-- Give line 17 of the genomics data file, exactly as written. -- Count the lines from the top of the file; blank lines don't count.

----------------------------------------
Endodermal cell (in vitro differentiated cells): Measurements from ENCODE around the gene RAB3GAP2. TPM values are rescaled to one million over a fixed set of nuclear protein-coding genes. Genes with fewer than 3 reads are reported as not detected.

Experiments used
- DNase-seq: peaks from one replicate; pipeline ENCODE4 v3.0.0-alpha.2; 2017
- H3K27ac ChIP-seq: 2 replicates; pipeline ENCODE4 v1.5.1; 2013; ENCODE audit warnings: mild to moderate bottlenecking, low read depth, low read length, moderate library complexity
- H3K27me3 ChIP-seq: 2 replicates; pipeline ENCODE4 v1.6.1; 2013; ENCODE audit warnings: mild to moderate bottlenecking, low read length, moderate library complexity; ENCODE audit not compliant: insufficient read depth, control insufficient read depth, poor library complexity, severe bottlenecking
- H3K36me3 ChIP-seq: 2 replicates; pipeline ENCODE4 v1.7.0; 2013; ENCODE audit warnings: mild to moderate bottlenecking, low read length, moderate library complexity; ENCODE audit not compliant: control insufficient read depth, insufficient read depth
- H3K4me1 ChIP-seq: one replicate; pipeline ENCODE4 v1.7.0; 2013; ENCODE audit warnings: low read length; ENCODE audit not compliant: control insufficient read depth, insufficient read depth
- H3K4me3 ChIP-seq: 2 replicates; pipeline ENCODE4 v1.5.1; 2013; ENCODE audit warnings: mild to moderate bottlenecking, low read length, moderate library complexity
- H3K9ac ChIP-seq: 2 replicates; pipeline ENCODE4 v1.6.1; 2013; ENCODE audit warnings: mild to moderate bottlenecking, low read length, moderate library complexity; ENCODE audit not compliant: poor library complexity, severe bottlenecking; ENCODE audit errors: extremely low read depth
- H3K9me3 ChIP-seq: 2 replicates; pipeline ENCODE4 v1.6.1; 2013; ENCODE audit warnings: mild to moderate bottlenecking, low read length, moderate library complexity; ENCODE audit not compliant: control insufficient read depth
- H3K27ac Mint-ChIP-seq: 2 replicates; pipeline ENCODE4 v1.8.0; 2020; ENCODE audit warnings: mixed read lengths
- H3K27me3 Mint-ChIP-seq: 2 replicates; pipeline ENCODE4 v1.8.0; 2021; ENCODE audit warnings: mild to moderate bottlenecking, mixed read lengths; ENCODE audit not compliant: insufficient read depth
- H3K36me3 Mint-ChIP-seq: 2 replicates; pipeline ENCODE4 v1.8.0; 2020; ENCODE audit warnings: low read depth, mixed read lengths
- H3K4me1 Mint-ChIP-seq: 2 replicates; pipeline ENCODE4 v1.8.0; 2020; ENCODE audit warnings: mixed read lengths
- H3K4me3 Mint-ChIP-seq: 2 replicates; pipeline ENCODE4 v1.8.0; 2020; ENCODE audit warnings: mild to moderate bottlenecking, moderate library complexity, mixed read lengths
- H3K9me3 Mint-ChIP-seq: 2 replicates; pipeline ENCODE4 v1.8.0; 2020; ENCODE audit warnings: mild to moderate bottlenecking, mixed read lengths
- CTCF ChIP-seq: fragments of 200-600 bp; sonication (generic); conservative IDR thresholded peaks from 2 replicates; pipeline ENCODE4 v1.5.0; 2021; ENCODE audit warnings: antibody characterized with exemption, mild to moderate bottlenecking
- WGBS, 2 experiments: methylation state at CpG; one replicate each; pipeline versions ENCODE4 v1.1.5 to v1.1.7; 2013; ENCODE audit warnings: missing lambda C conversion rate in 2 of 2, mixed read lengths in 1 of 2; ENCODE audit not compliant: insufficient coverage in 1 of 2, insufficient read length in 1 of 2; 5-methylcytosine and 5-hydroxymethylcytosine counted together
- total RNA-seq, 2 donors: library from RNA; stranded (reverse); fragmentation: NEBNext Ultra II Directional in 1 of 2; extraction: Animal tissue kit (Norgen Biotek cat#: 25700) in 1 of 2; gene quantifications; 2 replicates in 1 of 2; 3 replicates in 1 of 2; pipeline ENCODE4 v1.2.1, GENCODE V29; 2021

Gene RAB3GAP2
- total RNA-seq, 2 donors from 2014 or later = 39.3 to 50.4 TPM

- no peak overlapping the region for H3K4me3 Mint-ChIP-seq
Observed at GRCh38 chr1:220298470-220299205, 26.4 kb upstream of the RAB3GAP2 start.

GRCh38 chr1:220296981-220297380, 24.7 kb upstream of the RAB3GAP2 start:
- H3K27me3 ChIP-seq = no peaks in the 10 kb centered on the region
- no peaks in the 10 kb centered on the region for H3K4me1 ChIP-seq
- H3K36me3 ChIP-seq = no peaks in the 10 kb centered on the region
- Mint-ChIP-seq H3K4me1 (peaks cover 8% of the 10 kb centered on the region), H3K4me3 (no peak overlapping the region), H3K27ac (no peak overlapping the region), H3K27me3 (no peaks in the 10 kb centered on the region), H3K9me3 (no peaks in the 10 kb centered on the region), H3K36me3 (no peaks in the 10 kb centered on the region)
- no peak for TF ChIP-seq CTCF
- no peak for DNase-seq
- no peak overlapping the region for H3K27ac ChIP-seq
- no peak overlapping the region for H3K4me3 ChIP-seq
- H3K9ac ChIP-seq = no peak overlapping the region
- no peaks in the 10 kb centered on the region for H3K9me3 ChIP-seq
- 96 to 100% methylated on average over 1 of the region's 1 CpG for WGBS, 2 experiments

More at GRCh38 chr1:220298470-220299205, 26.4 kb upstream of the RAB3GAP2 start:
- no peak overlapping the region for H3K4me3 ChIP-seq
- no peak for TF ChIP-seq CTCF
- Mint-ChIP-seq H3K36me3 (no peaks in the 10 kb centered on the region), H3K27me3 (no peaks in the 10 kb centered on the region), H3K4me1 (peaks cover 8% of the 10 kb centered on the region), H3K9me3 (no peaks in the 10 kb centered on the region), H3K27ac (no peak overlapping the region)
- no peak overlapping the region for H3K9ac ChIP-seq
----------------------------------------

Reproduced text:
- CTCF ChIP-seq: fragments of 200-600 bp; sonication (generic); conservative IDR thresholded peaks from 2 replicates; pipeline ENCODE4 v1.5.0; 2021; ENCODE audit warnings: antibody characterized with exemption, mild to moderate bottlenecking